March 30, 2012 12:19 am


Imagine a network of self-sufficient communities floating in oceans beyond the reach of international governments, capable of setting their own laws, norms and social rules. Led by pioneering individuals, these societies could become a blueprint for a new way of life – one that is more equitable, tolerant and entrepreneurial.

It sounds far-fetched but so-called “seasteading” communities could become a reality if a California-based group has its way. The Seasteading Institute, a collection of ideologically driven libertarians and entrepreneurs, wants to “further the establishment and growth of permanent, autonomous ocean communities”, according to its website.

With backing from Peter Thiel, the billionaire who co-founded PayPal, the online payments business, and who was an early investor in Facebook, the social networking website, the group has succeeded in turning a concept that sounds like the premise of a post-apocalyptic science fiction movie – Kevin Costner’s Waterworld springs to mind – into something more tangible. It has pushed seasteading into the mainstream at a time when confidence in government – in the US, in particular – is low, thanks to a prolonged economic slump and a decade of costly and bloody wars in Afghanistan and Iraq.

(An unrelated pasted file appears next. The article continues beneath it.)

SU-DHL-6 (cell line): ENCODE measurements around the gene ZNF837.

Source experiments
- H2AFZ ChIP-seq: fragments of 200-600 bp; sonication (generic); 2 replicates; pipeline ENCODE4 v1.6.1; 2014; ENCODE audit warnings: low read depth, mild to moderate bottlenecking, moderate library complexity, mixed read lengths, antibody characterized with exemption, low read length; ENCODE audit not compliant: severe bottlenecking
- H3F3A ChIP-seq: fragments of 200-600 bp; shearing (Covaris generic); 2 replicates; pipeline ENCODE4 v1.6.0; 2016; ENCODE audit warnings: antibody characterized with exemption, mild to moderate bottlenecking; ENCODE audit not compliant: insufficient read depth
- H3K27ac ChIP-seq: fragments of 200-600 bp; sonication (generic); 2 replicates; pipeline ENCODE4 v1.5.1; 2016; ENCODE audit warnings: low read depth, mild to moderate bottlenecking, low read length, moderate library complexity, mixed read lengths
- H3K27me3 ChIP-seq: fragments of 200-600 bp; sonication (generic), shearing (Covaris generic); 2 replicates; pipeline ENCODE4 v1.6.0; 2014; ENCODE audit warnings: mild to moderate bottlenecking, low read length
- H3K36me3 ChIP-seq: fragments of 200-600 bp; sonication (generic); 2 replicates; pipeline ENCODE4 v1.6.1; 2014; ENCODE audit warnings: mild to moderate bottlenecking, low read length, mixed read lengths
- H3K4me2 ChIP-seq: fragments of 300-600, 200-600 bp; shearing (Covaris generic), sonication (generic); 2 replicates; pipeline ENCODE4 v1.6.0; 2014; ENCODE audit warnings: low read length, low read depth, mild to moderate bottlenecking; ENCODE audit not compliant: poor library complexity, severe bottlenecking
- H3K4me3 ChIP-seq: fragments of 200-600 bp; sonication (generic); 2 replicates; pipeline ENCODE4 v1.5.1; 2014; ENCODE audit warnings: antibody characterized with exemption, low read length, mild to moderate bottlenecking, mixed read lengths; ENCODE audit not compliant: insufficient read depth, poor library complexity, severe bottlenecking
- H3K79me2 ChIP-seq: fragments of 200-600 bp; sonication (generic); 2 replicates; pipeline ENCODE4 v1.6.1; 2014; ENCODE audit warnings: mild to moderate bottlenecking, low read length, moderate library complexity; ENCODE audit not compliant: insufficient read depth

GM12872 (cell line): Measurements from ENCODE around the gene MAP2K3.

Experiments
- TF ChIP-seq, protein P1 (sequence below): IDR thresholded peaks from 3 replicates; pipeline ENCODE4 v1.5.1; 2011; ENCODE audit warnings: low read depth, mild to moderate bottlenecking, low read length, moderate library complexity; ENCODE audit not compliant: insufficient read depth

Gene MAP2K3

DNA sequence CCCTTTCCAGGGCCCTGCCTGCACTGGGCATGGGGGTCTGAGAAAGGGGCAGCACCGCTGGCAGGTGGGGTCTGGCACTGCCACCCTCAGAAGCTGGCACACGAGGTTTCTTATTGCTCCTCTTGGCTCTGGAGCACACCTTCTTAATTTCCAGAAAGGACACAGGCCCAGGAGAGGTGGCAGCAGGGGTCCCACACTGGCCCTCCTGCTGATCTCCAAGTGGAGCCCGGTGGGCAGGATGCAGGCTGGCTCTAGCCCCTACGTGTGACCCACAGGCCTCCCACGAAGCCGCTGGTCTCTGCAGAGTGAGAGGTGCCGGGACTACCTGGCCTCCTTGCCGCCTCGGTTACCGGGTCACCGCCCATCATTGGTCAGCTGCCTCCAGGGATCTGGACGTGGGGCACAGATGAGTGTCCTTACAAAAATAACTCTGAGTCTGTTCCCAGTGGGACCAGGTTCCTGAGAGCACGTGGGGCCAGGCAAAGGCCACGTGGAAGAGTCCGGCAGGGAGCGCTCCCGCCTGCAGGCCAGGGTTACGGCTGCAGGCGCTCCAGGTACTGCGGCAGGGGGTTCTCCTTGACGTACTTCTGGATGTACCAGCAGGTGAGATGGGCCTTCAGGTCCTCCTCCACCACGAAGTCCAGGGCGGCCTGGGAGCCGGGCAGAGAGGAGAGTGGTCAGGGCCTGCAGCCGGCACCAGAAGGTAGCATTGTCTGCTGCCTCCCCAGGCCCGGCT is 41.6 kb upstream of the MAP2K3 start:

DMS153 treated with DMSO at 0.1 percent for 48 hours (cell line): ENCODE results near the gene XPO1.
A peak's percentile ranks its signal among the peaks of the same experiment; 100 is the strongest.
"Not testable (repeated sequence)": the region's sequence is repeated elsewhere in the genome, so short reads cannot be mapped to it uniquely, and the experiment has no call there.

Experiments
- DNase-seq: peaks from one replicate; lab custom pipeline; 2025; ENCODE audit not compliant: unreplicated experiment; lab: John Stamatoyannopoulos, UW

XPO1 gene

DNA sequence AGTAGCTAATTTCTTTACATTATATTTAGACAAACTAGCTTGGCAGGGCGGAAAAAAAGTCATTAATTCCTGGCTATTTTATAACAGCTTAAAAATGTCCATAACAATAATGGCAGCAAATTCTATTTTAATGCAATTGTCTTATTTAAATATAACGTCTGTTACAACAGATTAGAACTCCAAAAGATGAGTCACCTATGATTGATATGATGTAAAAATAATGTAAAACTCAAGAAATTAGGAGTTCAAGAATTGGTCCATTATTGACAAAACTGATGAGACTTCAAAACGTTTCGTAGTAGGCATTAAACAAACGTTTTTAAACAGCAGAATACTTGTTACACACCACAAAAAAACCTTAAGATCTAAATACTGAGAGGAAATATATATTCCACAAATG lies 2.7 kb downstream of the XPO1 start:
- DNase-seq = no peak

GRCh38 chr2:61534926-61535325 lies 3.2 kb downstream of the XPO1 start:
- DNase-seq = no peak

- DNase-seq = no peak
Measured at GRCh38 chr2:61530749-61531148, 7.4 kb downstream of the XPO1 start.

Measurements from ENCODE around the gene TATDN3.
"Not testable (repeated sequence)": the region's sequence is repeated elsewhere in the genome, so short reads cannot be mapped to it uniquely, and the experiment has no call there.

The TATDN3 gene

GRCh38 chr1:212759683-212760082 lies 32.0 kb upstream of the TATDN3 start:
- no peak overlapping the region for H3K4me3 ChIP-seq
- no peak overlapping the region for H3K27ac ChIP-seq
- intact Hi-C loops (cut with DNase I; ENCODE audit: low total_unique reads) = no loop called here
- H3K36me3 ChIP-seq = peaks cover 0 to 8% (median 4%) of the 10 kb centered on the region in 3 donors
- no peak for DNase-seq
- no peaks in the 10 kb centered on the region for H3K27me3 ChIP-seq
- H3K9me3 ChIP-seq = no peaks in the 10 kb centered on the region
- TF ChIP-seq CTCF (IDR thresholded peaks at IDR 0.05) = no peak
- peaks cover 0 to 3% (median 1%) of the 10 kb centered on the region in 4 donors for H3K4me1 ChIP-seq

The Seasteading Institute was founded by Patri Friedman, the grandson of Milton Friedman, the economist

The Seasteading Institute was founded by Patri Friedman, the grandson of Milton Friedman, the economist. “I was getting frustrated with the way our society in the US was structured,” he says in an interview with the Financial Times. Building on some of his grandfather’s views about the limitations of government, Friedman has taken libertarian thinking into an altogether different realm. His market-based approach is quite simple: if you are unhappy with your government, then you should be free to use another one – or, better still, start one yourself.

Seasteading is a chance to try different governmental structures in an autonomous environment, he says. “If people are able to test different products, some of them will work better than others. This is about the evolution of governments, not about having one great idea for a better government.”

Friedman recently stepped down as chief executive of the institute, although he remains chairman. Having blogged about his decision to separate from his wife and tweeted about his sexual experimentation, he is an unconventional character who continues to be a passionate advocate for seasteading.